Jefferson County sheriff’s citizens’ advisory group is now official

The group of community members works to strengthen the link between the department and the community and to identify problems and solutions.

PORT TOWNSEND — A Jefferson County sheriff’s citizens’ advisory group that has been meeting for a year has been officially recognized by the county commissioners.

The three Jefferson County commissioners unanimously approved the board Monday. The move will allow members of the board to talk in their official capacity at commission meetings.

The group, made up of community members from Jefferson County, works to strengthen the link between the department and the community and to identify problems and solutions for the sheriff’s office, said Sheriff Dave Stanko.

“Community engagement is vital to our success here, especially with today’s climate and issues with law enforcement,” Stanko told commissioners on Monday.

A citizens advisory board was one of Stanko’s campaign promises when he ran for office in 2014.

“We have a very spread-out county, so it was important for me to get input,” Stanko said.

Fifteen members

The board is envisioned as being made up of 15 people, each one representing an area of Jefferson County.

Currently, members represent Brinnon, Marrowstone/Indian Island, Port Hadlock/Irondale, Port Ludlow, Port Townsend, Quilcene, Chimacum, Hoh Tribe, Dabob/Coyle/Toandos, Kala Point, Discovery Bay/Gardiner and Cape George.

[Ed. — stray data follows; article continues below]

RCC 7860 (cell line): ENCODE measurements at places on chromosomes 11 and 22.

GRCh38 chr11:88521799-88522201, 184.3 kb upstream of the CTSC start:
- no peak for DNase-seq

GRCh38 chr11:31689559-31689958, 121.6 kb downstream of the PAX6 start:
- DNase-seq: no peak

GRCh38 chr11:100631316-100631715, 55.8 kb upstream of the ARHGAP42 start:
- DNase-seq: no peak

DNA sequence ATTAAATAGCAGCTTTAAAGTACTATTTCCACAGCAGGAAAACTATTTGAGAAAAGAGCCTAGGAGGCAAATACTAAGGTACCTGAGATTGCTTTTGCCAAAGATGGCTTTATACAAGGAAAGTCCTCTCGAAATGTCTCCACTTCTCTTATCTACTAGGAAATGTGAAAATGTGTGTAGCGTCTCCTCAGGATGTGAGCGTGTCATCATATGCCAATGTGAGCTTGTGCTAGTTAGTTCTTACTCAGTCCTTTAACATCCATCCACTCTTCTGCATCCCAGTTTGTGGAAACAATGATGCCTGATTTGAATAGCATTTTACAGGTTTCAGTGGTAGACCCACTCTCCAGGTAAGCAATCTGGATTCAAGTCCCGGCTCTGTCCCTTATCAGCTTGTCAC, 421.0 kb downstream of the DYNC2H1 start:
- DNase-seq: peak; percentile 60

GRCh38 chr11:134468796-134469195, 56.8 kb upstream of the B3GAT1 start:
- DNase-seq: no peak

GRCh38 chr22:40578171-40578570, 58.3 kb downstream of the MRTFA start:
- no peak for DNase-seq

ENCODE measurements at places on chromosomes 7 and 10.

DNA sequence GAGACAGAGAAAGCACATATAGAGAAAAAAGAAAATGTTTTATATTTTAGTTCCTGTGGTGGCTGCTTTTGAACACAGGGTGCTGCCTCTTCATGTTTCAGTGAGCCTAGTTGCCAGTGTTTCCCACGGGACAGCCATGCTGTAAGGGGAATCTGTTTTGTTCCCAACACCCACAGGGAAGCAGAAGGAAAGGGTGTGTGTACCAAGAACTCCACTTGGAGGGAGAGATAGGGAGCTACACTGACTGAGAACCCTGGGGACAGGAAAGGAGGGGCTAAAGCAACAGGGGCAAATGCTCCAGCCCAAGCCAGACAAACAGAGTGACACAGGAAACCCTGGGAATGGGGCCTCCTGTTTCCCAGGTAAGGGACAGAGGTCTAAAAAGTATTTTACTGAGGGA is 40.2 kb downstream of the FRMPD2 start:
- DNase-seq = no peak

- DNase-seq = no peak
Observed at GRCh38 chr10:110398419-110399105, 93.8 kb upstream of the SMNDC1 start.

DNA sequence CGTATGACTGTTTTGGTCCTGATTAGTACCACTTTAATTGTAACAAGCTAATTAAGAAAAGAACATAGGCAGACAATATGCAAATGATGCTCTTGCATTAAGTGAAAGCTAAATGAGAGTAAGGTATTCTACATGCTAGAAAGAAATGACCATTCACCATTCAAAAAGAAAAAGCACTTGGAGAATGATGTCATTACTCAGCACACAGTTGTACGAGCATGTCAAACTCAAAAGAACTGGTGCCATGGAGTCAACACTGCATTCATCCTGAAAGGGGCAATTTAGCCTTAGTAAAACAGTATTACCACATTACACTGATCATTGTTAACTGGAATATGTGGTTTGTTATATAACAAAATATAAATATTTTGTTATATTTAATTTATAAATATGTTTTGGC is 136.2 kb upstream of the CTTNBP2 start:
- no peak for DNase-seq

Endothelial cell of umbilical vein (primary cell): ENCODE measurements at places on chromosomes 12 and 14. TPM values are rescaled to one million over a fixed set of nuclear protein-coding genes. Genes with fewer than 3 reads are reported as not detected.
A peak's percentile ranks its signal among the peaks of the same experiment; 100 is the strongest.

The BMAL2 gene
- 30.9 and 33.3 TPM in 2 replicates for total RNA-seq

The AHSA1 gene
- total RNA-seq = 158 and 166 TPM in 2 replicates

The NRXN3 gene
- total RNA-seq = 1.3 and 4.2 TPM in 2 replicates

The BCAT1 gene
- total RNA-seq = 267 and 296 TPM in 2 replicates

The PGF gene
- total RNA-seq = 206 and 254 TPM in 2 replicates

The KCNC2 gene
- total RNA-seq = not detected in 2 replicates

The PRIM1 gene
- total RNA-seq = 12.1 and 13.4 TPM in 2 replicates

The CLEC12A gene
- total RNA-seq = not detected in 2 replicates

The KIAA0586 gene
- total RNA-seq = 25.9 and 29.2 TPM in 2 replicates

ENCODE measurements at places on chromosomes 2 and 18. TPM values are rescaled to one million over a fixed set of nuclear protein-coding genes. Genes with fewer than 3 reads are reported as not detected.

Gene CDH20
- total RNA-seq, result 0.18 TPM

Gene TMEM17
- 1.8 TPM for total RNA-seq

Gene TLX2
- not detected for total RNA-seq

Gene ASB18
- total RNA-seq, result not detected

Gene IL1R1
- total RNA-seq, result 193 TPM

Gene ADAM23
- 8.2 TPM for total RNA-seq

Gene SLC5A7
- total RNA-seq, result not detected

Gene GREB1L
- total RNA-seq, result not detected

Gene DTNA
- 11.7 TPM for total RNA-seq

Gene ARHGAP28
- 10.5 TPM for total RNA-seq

There are three open positions, one of which is for a student.

“We wanted to represent different areas and socio-economic strata,” said John Ammeter, a board representative from Port Ludlow.

“The whole idea was representation from different walks of life.”

Already the unofficial board has worked with Washington State University on a staffing study.

The study found that Jefferson County will need seven more deputies by 2020 to keep up with estimated population growth.

“Citizen advisory board members will go to their districts to see how the citizens would like to fund that,” Stanko said.

The focus of the board is to make sure citizens are engaged with local law enforcement so they feel their complaints are being heard and to ensure needs are being met.

“We really are trying to reach out to all areas of the community and find out what’s needed,” said Raul Huerta, a board representative from Port Townsend.

“We want to provide guardianship and service to the citizens of our county.”

The sheriff is able to appoint members to the board but the board will vote for its own chair and vice chair. Anyone is welcome to serve as long as they don’t have criminal backgrounds, since that was deemed a conflict of interest.

To make staggered terms, the board members will be broken up into three groups of five members who will serve for one-, two- or three-year terms.

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Jefferson County Editor/Reporter Cydney McFarland can be reached at 360-385-2335, ext. 55052, or at cmcfarland@peninsuladailynews.com.

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